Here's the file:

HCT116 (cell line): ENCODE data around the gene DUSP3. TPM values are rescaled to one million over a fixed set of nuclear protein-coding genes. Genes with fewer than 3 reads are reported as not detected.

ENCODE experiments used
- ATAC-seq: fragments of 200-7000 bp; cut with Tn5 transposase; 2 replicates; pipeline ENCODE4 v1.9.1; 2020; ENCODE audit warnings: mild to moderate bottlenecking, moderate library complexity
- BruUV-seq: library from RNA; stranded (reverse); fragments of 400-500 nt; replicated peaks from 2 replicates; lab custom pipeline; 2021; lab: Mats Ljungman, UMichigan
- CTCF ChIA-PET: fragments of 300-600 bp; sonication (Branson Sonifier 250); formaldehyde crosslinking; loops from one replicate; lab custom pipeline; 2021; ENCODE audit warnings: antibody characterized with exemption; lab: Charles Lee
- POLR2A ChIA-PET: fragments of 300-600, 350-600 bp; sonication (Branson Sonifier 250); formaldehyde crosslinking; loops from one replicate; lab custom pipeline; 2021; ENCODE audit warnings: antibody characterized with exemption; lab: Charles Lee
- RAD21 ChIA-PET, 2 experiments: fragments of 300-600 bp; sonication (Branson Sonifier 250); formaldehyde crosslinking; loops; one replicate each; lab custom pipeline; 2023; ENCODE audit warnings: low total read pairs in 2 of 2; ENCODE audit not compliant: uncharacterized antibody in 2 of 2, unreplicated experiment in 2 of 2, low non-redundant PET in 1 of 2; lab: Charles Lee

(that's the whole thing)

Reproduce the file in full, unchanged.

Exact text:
HCT116 (cell line): ENCODE data around the gene DUSP3. TPM values are rescaled to one million over a fixed set of nuclear protein-coding genes. Genes with fewer than 3 reads are reported as not detected.

ENCODE experiments used
- ATAC-seq: fragments of 200-7000 bp; cut with Tn5 transposase; 2 replicates; pipeline ENCODE4 v1.9.1; 2020; ENCODE audit warnings: mild to moderate bottlenecking, moderate library complexity
- BruUV-seq: library from RNA; stranded (reverse); fragments of 400-500 nt; replicated peaks from 2 replicates; lab custom pipeline; 2021; lab: Mats Ljungman, UMichigan
- CTCF ChIA-PET: fragments of 300-600 bp; sonication (Branson Sonifier 250); formaldehyde crosslinking; loops from one replicate; lab custom pipeline; 2021; ENCODE audit warnings: antibody characterized with exemption; lab: Charles Lee
- POLR2A ChIA-PET: fragments of 300-600, 350-600 bp; sonication (Branson Sonifier 250); formaldehyde crosslinking; loops from one replicate; lab custom pipeline; 2021; ENCODE audit warnings: antibody characterized with exemption; lab: Charles Lee
- RAD21 ChIA-PET, 2 experiments: fragments of 300-600 bp; sonication (Branson Sonifier 250); formaldehyde crosslinking; loops; one replicate each; lab custom pipeline; 2023; ENCODE audit warnings: low total read pairs in 2 of 2; ENCODE audit not compliant: uncharacterized antibody in 2 of 2, unreplicated experiment in 2 of 2, low non-redundant PET in 1 of 2; lab: Charles Lee